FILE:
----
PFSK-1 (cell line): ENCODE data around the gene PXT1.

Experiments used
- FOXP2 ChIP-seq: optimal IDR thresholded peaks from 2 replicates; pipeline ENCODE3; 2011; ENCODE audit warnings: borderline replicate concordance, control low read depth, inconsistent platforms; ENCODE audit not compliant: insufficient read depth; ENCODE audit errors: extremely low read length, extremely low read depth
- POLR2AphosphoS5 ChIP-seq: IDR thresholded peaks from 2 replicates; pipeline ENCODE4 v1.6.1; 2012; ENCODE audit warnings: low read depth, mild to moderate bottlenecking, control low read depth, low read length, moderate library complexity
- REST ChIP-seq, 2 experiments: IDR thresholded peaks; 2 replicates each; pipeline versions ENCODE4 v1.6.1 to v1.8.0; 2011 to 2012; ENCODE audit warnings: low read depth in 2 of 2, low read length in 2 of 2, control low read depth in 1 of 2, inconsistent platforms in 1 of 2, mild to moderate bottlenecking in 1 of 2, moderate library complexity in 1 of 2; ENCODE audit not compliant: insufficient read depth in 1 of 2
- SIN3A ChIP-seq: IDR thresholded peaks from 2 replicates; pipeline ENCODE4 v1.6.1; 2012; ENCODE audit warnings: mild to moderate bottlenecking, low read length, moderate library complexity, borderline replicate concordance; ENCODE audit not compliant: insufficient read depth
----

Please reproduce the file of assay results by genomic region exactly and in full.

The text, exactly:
PFSK-1 (cell line): ENCODE data around the gene PXT1.

Experiments used
- FOXP2 ChIP-seq: optimal IDR thresholded peaks from 2 replicates; pipeline ENCODE3; 2011; ENCODE audit warnings: borderline replicate concordance, control low read depth, inconsistent platforms; ENCODE audit not compliant: insufficient read depth; ENCODE audit errors: extremely low read length, extremely low read depth
- POLR2AphosphoS5 ChIP-seq: IDR thresholded peaks from 2 replicates; pipeline ENCODE4 v1.6.1; 2012; ENCODE audit warnings: low read depth, mild to moderate bottlenecking, control low read depth, low read length, moderate library complexity
- REST ChIP-seq, 2 experiments: IDR thresholded peaks; 2 replicates each; pipeline versions ENCODE4 v1.6.1 to v1.8.0; 2011 to 2012; ENCODE audit warnings: low read depth in 2 of 2, low read length in 2 of 2, control low read depth in 1 of 2, inconsistent platforms in 1 of 2, mild to moderate bottlenecking in 1 of 2, moderate library complexity in 1 of 2; ENCODE audit not compliant: insufficient read depth in 1 of 2
- SIN3A ChIP-seq: IDR thresholded peaks from 2 replicates; pipeline ENCODE4 v1.6.1; 2012; ENCODE audit warnings: mild to moderate bottlenecking, low read length, moderate library complexity, borderline replicate concordance; ENCODE audit not compliant: insufficient read depth